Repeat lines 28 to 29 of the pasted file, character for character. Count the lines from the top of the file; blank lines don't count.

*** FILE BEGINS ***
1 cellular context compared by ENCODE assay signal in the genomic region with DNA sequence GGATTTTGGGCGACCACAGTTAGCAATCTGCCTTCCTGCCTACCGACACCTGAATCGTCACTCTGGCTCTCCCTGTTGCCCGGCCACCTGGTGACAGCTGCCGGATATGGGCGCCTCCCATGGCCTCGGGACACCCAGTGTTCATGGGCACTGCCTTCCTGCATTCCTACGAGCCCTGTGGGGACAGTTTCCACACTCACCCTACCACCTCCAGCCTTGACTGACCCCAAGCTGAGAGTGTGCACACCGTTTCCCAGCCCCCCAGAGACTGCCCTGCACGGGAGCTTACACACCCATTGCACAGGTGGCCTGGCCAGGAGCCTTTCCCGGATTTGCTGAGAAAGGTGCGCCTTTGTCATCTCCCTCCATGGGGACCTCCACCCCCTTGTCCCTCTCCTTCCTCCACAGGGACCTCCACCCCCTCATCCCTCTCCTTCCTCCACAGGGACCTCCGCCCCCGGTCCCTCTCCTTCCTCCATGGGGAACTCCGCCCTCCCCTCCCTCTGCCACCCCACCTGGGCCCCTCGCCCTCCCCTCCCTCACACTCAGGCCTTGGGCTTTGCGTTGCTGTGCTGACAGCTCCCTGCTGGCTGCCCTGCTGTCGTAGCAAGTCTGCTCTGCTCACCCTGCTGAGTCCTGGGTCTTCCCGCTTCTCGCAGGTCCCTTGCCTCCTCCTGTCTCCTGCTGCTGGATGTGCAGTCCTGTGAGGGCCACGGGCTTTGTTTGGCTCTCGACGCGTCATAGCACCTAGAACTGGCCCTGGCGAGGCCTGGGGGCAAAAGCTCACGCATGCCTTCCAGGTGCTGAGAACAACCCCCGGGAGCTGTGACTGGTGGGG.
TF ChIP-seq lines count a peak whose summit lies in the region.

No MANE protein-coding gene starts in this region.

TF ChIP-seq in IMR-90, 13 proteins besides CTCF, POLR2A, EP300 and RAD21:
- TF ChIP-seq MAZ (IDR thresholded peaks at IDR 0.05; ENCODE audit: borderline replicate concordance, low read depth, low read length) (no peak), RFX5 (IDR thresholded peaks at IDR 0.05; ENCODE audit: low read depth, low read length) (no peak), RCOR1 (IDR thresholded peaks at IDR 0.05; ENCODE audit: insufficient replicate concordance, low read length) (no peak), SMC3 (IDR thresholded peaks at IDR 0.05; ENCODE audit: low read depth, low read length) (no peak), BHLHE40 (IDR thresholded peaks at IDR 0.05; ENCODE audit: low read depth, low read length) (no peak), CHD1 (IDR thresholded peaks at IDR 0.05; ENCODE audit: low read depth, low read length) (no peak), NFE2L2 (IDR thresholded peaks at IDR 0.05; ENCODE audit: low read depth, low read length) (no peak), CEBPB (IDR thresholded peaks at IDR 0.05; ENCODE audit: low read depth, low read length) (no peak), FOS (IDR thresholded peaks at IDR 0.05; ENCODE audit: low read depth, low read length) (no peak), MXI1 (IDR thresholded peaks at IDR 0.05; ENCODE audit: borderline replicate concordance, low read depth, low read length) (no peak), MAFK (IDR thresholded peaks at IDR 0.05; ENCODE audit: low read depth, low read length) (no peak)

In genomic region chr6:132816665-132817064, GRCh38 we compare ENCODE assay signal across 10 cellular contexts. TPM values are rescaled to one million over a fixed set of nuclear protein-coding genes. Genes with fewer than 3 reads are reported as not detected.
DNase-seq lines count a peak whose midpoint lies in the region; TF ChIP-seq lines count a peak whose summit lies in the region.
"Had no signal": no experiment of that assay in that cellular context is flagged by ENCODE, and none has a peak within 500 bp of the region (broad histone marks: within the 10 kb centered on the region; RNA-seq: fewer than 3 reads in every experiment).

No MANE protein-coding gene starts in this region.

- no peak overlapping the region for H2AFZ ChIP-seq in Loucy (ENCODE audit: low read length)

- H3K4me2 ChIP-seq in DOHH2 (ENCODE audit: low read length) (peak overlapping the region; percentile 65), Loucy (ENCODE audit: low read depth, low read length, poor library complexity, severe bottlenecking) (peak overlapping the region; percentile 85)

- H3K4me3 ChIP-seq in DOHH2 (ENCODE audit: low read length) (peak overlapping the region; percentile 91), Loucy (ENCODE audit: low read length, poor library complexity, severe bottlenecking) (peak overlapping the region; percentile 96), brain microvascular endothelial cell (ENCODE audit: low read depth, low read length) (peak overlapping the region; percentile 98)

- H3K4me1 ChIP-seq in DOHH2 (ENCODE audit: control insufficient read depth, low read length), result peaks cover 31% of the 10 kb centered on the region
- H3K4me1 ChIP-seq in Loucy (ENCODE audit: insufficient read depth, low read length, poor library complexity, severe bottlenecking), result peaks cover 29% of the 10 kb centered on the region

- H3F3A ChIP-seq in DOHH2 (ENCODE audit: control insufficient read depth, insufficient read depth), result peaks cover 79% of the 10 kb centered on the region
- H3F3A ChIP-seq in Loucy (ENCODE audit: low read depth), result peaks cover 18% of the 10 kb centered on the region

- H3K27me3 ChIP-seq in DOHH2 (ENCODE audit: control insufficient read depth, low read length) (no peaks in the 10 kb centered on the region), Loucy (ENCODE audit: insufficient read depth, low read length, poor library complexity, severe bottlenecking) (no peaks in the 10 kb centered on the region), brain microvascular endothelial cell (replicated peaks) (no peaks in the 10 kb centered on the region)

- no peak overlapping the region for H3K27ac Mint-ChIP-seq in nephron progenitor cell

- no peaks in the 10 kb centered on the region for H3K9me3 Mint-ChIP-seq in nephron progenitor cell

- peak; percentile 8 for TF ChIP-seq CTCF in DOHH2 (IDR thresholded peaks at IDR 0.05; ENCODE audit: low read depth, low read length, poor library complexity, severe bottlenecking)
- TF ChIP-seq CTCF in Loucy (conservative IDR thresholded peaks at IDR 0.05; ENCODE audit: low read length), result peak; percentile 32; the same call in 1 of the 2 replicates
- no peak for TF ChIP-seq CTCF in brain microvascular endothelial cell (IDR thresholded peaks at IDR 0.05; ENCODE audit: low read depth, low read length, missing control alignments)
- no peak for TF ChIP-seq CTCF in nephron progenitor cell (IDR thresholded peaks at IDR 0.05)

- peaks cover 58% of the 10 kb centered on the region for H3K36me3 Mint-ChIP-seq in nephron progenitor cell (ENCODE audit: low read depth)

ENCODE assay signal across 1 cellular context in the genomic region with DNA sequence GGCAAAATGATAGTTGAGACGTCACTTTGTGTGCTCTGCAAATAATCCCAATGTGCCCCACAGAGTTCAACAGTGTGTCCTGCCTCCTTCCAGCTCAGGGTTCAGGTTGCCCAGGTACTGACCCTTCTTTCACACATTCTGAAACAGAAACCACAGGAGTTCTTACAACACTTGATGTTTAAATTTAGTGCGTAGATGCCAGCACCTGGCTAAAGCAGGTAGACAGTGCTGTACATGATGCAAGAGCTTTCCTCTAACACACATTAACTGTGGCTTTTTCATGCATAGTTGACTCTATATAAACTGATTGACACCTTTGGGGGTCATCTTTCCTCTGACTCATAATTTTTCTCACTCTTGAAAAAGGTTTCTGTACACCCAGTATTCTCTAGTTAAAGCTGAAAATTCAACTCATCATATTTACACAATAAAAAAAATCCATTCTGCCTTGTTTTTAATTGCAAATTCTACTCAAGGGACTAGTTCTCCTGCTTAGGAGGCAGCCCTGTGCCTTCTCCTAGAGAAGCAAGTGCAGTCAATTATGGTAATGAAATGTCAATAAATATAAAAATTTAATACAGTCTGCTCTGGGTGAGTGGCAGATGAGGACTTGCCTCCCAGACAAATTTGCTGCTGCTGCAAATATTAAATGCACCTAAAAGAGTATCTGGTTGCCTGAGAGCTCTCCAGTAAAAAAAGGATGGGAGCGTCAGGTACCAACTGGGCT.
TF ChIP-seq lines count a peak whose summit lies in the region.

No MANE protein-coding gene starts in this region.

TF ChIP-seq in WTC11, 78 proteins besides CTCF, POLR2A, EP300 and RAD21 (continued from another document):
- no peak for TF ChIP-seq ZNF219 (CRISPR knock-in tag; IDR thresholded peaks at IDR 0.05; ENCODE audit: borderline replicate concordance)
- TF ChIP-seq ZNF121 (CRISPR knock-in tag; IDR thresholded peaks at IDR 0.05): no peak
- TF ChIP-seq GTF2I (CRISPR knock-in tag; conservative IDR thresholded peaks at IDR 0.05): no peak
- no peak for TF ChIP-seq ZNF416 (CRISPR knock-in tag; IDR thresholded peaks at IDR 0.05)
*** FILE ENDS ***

TF ChIP-seq in WTC11, 78 proteins besides CTCF, POLR2A, EP300 and RAD21 (continued from another document):
- no peak for TF ChIP-seq ZNF219 (CRISPR knock-in tag; IDR thresholded peaks at IDR 0.05; ENCODE audit: borderline replicate concordance)